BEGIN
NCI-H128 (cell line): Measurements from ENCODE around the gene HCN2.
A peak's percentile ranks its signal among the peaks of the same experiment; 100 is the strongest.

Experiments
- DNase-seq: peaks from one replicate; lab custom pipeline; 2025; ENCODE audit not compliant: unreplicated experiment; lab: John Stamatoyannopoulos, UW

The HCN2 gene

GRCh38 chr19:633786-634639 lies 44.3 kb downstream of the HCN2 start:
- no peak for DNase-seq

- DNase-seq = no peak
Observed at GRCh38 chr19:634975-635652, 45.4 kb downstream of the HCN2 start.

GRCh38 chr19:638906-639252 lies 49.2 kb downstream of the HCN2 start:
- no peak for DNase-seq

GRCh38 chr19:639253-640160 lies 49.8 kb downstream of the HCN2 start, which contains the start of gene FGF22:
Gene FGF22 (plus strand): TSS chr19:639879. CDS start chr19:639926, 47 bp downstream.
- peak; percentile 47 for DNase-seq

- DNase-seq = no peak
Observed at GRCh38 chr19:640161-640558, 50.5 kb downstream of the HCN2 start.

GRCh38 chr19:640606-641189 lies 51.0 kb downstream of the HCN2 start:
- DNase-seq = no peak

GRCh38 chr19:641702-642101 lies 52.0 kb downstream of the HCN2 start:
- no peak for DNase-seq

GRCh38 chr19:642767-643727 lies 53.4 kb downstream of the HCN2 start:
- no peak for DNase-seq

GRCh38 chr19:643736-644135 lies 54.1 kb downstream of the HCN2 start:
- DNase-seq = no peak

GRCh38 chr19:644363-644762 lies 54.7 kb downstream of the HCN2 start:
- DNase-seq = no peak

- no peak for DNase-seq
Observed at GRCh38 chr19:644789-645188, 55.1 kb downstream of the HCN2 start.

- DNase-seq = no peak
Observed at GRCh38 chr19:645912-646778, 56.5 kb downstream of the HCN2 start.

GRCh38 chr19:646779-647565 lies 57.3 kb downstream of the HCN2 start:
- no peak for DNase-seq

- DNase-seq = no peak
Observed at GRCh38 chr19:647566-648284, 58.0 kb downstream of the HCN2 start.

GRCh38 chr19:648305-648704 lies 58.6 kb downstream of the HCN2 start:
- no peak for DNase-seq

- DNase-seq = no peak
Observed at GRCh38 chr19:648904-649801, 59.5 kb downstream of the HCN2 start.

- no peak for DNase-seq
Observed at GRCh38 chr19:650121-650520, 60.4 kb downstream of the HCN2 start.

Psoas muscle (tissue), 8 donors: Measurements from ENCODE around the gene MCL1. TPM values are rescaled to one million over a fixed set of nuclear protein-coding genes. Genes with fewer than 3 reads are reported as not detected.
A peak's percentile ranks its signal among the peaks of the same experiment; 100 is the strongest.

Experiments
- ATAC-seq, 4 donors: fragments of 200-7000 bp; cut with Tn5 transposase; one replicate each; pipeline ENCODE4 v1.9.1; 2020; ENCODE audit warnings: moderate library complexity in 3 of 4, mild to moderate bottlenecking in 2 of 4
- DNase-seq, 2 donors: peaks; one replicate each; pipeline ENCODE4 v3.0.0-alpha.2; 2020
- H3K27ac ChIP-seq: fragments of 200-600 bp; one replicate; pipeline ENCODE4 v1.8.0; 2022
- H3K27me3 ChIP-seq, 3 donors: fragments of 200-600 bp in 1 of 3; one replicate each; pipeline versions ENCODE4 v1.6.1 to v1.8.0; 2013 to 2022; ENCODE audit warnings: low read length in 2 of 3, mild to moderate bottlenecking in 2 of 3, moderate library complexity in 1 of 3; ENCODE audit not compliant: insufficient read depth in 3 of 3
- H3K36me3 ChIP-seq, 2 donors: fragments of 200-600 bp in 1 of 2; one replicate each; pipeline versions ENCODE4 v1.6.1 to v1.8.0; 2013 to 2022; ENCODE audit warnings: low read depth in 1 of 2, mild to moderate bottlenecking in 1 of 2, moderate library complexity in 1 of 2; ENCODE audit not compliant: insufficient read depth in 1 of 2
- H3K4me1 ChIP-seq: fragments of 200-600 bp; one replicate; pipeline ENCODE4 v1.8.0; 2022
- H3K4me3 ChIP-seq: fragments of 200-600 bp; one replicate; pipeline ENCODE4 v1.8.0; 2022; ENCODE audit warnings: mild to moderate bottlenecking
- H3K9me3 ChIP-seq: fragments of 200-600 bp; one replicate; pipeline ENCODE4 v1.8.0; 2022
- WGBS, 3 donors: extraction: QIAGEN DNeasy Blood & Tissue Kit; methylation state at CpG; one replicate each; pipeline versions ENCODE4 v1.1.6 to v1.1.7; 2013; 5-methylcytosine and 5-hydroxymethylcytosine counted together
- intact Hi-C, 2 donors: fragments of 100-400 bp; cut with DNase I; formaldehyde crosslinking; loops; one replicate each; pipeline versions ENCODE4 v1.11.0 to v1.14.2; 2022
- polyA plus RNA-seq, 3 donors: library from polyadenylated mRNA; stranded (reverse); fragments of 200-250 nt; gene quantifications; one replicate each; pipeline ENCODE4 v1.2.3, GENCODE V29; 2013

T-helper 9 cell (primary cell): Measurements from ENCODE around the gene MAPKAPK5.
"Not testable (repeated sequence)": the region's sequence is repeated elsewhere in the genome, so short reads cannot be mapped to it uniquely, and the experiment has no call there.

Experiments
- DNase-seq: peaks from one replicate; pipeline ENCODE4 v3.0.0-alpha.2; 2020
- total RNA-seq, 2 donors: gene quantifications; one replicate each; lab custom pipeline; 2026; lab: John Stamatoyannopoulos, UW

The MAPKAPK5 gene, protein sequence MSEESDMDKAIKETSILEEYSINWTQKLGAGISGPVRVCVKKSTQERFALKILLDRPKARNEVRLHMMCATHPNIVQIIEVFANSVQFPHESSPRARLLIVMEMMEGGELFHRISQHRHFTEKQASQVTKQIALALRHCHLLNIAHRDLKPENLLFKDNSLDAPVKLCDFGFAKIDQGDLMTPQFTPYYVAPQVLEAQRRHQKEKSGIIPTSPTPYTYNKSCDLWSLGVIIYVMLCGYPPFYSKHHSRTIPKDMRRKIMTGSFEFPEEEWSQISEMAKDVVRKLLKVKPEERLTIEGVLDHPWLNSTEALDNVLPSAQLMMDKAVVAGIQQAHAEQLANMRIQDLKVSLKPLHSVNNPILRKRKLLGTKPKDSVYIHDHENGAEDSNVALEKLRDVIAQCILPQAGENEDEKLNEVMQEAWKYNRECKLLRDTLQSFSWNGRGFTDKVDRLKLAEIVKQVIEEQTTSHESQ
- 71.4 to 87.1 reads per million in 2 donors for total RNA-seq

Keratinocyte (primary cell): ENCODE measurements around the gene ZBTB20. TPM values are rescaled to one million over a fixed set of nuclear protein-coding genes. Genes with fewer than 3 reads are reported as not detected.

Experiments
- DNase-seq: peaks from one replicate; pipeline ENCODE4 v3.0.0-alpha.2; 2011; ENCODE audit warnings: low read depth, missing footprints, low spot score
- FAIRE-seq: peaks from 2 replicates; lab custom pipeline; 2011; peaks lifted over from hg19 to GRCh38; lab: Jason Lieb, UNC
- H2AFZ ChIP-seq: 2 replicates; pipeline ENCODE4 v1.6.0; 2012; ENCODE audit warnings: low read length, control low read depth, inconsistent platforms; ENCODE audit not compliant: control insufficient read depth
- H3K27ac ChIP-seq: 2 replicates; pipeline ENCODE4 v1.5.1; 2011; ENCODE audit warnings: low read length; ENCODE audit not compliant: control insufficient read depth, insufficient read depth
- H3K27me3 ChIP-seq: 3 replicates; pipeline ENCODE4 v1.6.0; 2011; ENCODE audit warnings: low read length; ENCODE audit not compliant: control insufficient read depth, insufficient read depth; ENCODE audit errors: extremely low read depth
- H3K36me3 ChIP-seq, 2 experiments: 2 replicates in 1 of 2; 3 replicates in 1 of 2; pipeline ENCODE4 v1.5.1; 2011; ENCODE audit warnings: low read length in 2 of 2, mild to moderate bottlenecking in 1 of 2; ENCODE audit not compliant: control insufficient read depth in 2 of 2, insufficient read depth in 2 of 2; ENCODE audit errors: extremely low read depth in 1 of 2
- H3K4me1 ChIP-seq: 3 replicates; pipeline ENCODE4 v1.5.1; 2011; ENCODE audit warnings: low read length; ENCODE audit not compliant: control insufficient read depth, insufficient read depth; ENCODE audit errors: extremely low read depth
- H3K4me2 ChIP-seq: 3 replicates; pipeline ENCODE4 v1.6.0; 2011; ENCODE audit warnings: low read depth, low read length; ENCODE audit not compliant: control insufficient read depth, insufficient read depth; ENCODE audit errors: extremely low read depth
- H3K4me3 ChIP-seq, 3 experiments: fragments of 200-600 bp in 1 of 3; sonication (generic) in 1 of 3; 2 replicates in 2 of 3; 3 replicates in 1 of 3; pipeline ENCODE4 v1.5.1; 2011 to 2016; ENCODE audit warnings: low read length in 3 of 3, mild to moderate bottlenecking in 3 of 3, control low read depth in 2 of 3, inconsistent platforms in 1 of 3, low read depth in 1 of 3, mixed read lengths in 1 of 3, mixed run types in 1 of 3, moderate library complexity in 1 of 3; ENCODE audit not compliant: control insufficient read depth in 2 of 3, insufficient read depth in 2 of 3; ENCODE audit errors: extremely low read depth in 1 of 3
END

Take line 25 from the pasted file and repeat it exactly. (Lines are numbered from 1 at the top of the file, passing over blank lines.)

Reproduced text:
GRCh38 chr19:644363-644762 lies 54.7 kb downstream of the HCN2 start: